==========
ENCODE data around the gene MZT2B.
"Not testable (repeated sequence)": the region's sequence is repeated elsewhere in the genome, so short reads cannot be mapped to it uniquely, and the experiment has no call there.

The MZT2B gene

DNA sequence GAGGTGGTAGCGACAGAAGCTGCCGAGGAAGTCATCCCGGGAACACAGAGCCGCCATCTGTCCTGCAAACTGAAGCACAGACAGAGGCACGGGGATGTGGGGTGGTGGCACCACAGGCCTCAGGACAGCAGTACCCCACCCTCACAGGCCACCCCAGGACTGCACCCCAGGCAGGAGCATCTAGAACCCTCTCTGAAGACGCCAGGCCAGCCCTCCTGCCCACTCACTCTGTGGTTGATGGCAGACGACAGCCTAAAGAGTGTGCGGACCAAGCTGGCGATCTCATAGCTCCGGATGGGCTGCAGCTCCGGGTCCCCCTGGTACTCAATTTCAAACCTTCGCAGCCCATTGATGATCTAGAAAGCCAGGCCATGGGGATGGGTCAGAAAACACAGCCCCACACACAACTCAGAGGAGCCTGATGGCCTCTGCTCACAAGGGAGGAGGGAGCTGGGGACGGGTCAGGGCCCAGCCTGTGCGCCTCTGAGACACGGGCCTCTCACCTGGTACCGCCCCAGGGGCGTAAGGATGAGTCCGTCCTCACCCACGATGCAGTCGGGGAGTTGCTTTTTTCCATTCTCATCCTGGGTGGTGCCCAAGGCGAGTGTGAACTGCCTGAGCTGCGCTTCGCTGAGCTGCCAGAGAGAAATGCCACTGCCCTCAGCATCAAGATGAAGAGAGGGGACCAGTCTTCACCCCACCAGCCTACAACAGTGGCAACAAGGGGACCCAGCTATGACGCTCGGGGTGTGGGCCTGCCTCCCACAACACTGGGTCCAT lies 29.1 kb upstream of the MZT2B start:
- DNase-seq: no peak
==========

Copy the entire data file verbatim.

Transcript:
ENCODE data around the gene MZT2B.
"Not testable (repeated sequence)": the region's sequence is repeated elsewhere in the genome, so short reads cannot be mapped to it uniquely, and the experiment has no call there.

The MZT2B gene

DNA sequence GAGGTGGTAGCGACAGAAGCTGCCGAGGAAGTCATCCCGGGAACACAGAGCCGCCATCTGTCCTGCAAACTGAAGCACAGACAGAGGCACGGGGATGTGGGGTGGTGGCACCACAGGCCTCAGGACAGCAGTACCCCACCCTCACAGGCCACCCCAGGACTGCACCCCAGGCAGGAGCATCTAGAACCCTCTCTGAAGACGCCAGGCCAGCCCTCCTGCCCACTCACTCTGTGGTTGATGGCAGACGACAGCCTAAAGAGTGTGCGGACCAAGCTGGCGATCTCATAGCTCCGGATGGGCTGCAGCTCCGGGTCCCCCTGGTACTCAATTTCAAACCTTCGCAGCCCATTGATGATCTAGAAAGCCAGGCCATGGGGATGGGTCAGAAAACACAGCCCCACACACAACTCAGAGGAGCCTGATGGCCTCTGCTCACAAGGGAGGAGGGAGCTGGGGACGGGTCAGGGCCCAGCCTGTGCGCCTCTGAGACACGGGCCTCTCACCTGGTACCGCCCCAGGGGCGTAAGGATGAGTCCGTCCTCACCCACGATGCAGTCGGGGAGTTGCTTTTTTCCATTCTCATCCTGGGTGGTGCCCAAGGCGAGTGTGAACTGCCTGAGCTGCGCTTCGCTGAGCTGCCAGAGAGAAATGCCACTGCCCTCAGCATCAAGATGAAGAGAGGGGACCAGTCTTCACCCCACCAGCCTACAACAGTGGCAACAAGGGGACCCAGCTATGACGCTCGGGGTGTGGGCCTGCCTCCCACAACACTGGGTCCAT lies 29.1 kb upstream of the MZT2B start:
- DNase-seq: no peak